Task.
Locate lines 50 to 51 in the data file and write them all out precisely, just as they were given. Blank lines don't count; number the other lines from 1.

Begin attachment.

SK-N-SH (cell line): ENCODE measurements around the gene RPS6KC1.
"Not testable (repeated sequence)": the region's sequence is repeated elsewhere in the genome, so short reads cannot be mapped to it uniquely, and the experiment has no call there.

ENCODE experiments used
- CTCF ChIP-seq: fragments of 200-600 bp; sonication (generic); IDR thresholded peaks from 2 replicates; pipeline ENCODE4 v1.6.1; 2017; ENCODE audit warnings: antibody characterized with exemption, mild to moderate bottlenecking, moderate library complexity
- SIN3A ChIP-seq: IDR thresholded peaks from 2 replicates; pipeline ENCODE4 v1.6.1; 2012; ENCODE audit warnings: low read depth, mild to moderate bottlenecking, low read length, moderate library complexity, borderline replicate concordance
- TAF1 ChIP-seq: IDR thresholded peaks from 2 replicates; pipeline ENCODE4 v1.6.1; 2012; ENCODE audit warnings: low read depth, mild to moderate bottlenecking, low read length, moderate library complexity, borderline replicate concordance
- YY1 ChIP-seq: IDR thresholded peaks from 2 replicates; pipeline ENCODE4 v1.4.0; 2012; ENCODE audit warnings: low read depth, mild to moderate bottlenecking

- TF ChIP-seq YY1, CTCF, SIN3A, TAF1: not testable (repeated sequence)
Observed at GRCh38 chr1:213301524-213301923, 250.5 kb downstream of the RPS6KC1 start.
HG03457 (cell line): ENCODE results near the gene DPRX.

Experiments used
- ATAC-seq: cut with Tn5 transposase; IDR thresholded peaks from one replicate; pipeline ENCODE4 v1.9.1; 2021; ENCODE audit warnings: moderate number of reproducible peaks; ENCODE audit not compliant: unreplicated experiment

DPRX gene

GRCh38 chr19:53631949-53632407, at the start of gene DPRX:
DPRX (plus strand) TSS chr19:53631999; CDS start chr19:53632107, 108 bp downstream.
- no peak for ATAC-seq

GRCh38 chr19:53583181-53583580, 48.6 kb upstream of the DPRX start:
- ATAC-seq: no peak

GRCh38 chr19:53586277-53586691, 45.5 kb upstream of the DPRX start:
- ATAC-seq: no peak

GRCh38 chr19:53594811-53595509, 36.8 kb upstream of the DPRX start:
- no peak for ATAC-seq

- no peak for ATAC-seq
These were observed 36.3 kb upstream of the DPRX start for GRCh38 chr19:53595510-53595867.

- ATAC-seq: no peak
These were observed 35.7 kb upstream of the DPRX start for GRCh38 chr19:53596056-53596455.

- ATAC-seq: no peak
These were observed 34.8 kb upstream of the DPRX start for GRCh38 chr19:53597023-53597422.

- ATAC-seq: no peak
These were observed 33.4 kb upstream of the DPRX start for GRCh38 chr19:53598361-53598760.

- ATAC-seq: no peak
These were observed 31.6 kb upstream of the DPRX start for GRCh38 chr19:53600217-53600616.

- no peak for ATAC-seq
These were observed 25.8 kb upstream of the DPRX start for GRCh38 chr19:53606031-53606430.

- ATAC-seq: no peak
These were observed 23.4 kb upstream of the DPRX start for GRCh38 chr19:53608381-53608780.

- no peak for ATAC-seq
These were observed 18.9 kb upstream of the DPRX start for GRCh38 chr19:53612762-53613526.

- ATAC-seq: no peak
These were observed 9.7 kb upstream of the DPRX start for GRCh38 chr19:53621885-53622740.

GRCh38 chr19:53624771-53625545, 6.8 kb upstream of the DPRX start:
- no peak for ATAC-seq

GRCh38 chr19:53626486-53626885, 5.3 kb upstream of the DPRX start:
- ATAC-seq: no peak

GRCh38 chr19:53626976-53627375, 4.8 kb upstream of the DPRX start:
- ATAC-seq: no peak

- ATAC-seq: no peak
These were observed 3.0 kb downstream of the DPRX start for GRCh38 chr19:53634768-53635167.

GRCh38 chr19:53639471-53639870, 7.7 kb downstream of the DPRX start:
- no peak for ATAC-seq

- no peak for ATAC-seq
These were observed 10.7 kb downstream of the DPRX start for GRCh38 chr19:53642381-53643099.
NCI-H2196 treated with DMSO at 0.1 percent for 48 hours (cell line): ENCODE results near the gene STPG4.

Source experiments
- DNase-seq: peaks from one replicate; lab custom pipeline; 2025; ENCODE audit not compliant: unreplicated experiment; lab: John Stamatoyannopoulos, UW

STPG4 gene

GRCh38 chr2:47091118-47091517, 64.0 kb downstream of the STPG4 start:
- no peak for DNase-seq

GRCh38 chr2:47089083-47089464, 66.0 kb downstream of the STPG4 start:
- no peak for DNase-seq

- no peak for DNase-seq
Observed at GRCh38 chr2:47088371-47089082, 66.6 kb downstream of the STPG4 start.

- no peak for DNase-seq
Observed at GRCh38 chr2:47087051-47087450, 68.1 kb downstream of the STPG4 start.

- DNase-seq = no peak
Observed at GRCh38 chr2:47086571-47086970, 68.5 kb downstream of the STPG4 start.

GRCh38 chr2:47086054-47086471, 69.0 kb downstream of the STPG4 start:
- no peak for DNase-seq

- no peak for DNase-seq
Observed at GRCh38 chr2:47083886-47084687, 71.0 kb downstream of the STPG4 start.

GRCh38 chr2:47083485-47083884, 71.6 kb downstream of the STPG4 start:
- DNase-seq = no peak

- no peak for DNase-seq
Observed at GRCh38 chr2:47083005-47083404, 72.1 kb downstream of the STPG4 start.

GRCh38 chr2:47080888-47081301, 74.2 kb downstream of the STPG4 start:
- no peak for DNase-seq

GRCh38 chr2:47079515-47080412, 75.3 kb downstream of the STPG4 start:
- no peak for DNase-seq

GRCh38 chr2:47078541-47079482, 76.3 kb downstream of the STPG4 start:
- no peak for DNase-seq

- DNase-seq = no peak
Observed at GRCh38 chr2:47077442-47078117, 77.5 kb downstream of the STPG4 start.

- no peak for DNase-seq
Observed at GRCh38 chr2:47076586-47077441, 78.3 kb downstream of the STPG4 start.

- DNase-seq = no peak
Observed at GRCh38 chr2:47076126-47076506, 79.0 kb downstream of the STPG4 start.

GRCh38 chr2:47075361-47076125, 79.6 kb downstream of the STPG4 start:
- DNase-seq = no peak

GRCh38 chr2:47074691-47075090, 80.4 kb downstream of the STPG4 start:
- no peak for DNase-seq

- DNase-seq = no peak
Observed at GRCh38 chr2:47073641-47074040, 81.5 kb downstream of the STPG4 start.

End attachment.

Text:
- no peak for ATAC-seq

- no peak for ATAC-seq